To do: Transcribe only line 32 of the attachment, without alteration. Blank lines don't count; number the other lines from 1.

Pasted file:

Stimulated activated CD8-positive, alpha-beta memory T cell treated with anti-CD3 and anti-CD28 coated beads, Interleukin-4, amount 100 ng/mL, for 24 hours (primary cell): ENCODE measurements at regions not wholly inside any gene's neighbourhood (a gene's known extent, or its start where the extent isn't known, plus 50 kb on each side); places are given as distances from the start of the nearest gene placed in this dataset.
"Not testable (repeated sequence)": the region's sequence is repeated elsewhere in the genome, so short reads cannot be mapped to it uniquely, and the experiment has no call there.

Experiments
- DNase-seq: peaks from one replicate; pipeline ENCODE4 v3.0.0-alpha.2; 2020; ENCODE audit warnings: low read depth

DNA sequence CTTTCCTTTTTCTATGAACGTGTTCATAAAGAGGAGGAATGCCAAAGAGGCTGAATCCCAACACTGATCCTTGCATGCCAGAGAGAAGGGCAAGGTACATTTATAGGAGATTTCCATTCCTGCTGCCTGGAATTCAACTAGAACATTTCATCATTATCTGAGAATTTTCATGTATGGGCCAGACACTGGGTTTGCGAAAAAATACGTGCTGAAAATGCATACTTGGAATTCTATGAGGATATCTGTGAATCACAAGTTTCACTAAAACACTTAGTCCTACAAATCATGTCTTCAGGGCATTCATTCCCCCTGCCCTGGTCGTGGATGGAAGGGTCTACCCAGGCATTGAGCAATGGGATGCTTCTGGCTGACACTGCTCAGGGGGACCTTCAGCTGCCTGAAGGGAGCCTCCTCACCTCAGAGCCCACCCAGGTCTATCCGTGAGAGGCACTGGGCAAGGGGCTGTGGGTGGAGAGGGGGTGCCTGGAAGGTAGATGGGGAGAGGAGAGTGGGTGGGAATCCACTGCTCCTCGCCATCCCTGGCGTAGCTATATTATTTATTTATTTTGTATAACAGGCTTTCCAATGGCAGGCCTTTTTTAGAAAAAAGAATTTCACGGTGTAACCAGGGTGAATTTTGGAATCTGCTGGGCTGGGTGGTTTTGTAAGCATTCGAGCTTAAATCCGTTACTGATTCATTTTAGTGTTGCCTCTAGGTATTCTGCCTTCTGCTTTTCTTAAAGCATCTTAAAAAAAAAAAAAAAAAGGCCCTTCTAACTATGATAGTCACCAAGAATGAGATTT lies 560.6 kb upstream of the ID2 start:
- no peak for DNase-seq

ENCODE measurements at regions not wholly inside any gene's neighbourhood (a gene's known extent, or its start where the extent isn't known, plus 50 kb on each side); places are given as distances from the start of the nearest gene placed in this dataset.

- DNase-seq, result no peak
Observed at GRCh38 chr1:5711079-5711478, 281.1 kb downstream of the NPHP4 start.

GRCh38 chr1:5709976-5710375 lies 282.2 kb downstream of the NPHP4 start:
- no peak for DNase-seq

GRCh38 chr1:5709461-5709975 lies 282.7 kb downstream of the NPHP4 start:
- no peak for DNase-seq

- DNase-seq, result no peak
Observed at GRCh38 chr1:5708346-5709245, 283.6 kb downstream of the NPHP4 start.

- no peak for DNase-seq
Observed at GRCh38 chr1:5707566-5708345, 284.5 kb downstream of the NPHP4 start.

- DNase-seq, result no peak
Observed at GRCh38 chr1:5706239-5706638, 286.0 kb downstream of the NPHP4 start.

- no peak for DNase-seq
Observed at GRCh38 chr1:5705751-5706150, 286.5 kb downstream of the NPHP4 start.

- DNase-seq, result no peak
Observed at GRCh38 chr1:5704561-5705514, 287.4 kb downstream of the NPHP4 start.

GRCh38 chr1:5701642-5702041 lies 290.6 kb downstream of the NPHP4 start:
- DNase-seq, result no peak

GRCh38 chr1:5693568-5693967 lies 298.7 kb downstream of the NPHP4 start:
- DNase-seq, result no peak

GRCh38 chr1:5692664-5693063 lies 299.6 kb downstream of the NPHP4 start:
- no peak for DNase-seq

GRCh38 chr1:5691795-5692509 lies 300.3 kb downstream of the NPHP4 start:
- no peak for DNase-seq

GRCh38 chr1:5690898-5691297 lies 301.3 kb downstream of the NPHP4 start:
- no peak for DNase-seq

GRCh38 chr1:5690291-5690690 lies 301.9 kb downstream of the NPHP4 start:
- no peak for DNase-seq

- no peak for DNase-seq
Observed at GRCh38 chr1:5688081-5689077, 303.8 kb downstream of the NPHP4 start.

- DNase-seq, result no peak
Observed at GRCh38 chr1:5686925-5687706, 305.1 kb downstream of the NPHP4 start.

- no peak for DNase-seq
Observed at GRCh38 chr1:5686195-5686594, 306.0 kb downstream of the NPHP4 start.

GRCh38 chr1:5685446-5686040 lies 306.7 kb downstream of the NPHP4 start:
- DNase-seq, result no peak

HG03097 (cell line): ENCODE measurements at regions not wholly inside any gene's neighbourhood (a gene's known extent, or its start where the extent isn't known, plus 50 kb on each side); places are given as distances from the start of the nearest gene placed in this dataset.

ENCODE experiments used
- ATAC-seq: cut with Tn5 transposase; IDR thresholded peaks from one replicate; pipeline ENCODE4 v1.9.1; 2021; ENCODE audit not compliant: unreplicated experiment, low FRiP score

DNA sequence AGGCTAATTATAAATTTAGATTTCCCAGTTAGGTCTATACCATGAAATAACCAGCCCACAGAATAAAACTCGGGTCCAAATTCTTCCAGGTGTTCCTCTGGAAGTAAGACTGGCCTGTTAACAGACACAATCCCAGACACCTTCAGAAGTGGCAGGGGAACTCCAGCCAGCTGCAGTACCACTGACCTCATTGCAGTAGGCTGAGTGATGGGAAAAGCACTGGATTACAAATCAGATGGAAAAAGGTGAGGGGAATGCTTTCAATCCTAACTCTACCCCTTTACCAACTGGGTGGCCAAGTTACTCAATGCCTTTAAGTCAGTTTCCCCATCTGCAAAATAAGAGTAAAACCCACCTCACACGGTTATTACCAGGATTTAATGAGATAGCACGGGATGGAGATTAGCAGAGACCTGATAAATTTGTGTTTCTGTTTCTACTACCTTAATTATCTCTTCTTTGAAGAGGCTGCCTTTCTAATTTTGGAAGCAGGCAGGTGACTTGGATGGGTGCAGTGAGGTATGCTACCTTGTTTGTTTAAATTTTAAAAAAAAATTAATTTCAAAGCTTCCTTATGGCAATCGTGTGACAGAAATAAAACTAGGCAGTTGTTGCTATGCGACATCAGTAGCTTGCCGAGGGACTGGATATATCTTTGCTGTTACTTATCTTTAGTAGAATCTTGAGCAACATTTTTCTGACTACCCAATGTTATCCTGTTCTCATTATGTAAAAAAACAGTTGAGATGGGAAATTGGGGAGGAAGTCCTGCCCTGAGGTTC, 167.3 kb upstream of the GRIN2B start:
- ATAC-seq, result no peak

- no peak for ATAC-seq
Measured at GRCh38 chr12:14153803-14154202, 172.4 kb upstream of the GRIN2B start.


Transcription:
GRCh38 chr1:5690898-5691297 lies 301.3 kb downstream of the NPHP4 start: